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A look at the job losses that result from increased legal and illegal immigration.

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Numbers that Don’t Add Up

A look at the job losses that result from increased legal and illegal immigration.

The widely-respected National Bureau of Economic Research recently determined that a recession began in the United States in March 2001 and ended in November of that same year. Economic growth has been fairly robust since then. Why then, economists ask, did unemployment increase from 4.5% to 6.2% in the two years since March 2001? “Who is losing out?” might be a better question.

Federal figures of all kinds divide the country up into white, black, and Hispanic. However, if you add the numbers for these categories you get a much larger figure than the related Total. There is a good reason for this-Hispanics are counted twice: by Hispanic origin and by race. As a result we have relatively accurate figures for Hispanics but no information on the worsening conditions of non-Hispanic whites and blacks.

There’s another problem with these statistics. Double-counting Hispanics hides the astonishing growth of another whole category which, for lack of a specific term, we call “non-Hispanic Other.” This subunit is made up largely of Asians, but includes many miscellaneous categories.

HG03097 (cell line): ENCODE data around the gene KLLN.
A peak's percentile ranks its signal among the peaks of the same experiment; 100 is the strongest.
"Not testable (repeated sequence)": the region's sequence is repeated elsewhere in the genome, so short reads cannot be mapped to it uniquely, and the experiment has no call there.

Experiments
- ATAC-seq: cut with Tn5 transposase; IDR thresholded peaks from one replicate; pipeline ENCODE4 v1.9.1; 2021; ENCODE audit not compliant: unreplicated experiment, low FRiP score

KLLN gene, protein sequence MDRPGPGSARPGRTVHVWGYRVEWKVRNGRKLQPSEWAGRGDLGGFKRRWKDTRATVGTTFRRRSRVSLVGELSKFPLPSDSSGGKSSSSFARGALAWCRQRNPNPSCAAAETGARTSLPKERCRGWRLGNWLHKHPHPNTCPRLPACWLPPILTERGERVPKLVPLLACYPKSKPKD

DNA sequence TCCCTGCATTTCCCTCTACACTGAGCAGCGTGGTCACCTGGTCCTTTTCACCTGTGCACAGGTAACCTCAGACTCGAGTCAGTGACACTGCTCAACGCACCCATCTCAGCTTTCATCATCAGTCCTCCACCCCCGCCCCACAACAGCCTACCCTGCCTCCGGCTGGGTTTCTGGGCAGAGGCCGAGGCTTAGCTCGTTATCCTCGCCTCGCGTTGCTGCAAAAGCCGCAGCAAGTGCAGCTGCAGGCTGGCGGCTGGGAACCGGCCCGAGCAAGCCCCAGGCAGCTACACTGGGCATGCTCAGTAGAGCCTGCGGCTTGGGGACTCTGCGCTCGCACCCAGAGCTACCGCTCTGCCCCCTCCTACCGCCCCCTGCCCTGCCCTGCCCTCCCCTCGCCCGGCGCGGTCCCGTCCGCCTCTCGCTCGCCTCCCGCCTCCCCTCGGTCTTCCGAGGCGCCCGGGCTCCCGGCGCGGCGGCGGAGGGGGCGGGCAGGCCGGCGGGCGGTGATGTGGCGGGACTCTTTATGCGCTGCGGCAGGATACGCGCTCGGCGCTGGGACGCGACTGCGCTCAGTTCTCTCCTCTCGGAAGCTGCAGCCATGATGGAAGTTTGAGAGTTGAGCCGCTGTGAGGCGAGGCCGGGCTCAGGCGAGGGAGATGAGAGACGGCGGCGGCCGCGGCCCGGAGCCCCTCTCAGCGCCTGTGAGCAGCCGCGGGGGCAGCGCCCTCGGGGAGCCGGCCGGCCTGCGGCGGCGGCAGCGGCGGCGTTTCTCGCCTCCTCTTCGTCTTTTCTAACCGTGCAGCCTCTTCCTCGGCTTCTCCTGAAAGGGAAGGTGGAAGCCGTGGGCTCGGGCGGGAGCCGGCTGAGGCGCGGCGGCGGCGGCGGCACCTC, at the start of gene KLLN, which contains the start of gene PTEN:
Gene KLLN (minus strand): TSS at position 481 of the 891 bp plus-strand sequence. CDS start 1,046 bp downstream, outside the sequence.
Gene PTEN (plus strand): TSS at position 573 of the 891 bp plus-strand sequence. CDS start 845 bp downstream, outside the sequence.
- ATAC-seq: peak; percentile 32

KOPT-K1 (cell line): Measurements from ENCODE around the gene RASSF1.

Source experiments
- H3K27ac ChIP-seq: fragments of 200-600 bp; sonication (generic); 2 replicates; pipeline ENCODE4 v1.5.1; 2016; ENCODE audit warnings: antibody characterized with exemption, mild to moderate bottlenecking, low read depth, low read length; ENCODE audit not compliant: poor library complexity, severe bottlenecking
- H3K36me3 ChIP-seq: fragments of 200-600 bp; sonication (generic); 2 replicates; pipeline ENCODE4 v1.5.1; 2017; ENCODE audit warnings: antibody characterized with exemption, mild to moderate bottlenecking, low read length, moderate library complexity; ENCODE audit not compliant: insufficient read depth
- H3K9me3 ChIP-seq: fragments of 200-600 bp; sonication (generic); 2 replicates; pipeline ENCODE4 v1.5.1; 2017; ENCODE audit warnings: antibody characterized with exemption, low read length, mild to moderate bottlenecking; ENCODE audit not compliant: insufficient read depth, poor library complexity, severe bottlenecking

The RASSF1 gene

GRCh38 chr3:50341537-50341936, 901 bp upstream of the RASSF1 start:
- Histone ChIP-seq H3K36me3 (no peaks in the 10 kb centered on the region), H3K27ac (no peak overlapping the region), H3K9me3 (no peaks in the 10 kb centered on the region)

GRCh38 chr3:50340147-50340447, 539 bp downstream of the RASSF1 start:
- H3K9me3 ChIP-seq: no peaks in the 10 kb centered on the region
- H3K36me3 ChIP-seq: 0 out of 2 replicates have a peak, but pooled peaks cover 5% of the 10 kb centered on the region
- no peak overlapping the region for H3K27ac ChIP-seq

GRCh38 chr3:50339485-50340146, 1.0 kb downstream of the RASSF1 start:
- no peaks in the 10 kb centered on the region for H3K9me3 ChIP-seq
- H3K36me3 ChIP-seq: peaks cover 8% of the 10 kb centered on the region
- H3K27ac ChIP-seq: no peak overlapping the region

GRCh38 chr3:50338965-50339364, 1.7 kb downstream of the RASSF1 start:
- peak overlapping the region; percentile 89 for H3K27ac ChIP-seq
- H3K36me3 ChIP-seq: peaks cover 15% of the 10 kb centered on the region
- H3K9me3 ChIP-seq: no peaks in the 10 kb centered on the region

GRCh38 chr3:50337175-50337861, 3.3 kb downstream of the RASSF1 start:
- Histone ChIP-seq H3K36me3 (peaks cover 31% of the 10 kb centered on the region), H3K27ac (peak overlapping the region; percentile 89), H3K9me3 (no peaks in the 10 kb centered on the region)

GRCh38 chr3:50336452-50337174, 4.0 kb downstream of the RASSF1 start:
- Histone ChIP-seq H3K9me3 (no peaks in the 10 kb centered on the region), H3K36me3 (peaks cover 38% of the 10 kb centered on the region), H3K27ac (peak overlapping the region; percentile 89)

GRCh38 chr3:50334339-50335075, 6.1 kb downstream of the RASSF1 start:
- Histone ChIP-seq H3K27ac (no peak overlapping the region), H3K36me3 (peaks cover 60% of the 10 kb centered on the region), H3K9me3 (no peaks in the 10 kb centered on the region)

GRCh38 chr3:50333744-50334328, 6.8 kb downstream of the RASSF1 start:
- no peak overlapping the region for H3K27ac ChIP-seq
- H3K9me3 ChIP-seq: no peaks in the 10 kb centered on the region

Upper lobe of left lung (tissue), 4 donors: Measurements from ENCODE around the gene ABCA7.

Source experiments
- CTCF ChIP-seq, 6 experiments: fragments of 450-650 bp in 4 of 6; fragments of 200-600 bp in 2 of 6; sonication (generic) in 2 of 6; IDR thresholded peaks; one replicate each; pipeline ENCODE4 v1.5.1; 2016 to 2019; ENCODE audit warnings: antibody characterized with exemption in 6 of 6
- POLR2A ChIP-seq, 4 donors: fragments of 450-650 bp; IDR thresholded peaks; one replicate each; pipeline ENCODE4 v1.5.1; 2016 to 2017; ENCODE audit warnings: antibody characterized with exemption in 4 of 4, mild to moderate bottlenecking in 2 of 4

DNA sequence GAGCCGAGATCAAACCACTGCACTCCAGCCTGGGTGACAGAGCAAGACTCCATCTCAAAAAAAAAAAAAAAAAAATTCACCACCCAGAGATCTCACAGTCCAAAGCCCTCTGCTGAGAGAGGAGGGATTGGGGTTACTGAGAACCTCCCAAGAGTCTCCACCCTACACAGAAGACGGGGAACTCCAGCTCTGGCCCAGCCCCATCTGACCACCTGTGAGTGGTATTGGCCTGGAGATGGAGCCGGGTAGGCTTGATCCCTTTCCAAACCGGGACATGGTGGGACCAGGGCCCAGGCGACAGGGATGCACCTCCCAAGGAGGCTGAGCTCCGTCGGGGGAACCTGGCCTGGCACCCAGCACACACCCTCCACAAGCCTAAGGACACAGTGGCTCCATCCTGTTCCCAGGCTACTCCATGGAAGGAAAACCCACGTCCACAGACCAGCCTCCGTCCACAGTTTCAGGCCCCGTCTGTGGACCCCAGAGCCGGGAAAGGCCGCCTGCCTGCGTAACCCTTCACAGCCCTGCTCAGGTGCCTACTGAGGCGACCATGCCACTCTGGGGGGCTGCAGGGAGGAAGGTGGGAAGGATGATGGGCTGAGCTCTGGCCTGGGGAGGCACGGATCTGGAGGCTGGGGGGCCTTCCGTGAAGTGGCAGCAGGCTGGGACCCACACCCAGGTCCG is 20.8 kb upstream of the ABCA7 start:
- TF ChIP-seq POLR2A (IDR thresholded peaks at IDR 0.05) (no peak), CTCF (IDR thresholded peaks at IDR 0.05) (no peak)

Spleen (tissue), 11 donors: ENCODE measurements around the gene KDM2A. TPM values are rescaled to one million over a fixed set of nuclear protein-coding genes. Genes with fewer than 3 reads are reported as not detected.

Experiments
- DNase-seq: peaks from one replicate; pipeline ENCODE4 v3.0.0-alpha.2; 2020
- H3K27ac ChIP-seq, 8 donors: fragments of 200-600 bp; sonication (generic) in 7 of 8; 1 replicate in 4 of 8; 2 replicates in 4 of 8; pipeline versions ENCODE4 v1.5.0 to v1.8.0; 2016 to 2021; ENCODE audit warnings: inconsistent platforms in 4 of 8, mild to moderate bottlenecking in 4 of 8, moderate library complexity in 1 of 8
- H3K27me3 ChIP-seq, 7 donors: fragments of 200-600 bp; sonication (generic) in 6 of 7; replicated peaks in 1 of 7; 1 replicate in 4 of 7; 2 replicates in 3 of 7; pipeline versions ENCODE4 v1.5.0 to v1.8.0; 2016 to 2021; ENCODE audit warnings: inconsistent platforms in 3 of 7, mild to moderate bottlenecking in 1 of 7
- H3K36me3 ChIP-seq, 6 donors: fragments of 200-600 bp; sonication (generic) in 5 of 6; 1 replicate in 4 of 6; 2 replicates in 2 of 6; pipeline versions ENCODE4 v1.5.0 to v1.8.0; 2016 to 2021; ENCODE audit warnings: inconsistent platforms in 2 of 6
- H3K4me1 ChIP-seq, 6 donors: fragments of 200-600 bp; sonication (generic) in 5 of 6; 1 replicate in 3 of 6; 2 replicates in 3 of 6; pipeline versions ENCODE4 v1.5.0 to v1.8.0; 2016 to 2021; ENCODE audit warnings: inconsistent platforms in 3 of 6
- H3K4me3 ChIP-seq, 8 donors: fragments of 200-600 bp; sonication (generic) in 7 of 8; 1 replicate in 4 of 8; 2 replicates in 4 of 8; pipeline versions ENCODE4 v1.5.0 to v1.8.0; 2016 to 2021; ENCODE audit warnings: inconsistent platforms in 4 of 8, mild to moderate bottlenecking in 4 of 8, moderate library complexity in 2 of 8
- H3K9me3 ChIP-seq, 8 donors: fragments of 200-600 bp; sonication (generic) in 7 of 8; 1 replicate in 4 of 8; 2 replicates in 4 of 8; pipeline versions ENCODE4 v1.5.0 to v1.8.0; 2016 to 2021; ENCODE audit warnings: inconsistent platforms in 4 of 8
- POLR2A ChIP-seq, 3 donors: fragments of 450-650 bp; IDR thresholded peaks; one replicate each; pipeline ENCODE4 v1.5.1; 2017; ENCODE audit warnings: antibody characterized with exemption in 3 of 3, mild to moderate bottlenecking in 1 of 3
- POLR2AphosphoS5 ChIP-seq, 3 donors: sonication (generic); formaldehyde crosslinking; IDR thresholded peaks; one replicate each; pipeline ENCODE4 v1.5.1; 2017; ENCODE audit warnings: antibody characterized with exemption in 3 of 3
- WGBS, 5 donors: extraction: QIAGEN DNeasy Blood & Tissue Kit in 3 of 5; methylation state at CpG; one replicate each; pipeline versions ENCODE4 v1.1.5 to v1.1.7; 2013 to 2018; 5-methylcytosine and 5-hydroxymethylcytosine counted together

This blurring of statistical lines is important because the actual dimensions of each group’s growth (or decline) are crucial in developing governmental policy in matters of immigration, education, labor, national unity, etc.

Ironically, the Census Bureau and the Bureau of Labor Statistics (BLS) do collect more specific information. It is possible by careful recalculation to distinguish non-Hispanic white, non- Hispanic black, Hispanic, and non-Hispanic Other.

Let’s look at job figures. Each month the Census Bureau in cooperation with the Bureau of Labor Statistics conducts a scientific sample survey of the non-institutionalized civilian population aged 16 years and older-about three-quarters of America’s population. They divide this population into three classes: Employed, Unemployed, and Not in Labor Force.

Employed. As Table 1 (below) indicates, between March 2001 and March 2003 employment of non-Hispanic whites and blacks declined by 2,295,000. During the same period, employment of Hispanics and non-Hispanic Others increased by 1,923,000. Considering that manufacturing payrolls declined by 1,704,000 during this period, it is a reasonable conjecture that non-Hispanic whites and blacks lost well-paying professional and factory jobs, while Hispanics and non-Hispanic Others gained low-paying service jobs.

But maybe the non-Hispanic white/black decline simply means more retirements rather than more unemployment.

Unemployed. Well actually, as Table 2 (below) shows, the number of unemployed who are non-Hispanic white and black increased by 1,793,000 during the two years in question. Note: To be counted as unemployed requires a serious effort. A survey respondent must be unemployed but actively seeking work-contacting employers with resumes, or visits, or phone calls, etc. Just reading the want ads or networking with friends won’t do.